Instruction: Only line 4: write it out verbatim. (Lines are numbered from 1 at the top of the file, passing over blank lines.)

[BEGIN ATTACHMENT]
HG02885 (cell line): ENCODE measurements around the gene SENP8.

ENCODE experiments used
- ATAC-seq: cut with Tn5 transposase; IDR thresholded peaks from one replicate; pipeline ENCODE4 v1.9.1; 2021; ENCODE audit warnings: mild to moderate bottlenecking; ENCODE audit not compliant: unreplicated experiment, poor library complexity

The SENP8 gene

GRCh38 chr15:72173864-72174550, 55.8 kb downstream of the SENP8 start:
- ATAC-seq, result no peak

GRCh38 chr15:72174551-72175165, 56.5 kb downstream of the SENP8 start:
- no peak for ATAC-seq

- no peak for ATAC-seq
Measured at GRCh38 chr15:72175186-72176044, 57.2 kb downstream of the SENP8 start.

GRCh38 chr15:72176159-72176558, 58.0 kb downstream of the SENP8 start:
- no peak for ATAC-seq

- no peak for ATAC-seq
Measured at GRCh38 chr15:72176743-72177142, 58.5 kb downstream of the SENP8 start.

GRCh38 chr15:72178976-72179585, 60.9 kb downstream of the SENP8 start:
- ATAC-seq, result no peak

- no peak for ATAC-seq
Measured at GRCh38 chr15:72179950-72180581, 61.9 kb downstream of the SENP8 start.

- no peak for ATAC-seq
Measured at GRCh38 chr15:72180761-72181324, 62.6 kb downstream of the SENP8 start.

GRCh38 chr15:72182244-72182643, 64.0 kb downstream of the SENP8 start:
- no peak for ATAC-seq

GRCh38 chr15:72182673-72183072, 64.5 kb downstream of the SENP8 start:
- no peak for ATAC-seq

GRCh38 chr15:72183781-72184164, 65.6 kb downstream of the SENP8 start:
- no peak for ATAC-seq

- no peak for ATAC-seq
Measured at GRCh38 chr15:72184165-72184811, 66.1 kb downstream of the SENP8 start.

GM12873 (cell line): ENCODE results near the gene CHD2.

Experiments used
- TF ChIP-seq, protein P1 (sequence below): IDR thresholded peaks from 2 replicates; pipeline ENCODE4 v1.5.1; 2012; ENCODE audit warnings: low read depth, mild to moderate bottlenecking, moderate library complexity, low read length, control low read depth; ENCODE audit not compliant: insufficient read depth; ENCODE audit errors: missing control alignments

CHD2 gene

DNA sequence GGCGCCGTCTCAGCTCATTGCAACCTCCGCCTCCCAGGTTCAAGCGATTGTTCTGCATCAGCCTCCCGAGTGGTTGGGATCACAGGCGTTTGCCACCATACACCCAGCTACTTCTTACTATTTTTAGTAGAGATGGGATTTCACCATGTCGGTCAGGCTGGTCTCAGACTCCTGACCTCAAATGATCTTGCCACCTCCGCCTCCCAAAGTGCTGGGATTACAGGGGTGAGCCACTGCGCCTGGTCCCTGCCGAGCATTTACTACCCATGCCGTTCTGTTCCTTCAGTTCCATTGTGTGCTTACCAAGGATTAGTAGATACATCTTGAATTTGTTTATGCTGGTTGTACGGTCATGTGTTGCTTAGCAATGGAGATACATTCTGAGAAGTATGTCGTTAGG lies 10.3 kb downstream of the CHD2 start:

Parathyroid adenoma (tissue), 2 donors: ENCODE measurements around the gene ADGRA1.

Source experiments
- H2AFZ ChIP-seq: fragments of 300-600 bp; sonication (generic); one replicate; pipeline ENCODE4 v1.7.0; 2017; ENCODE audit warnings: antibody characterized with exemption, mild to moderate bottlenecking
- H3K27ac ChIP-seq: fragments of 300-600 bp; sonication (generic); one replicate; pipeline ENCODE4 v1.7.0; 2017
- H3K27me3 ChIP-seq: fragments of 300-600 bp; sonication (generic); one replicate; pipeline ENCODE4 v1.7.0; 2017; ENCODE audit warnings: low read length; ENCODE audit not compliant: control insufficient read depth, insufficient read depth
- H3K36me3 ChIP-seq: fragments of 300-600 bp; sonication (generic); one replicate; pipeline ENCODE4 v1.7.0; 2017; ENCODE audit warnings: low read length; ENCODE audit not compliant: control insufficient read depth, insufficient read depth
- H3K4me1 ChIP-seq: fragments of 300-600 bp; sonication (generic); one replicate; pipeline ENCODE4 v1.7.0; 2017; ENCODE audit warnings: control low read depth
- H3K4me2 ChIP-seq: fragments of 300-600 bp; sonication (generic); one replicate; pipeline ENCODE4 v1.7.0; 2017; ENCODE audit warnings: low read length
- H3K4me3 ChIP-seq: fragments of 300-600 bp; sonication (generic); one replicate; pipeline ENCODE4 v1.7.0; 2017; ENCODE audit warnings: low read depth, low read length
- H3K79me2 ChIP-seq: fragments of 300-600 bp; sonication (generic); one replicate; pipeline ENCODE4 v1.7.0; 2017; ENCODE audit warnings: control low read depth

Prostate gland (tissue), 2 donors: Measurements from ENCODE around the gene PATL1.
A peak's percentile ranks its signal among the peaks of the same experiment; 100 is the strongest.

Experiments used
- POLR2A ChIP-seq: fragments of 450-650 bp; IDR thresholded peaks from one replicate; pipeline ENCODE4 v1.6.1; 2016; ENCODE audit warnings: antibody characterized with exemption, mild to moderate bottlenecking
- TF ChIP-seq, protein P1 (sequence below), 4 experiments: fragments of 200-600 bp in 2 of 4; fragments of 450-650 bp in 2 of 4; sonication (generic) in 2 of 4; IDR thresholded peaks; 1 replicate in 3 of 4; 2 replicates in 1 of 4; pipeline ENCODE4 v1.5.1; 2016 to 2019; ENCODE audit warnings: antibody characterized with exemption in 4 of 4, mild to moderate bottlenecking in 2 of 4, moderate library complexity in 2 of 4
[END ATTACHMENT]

The SENP8 gene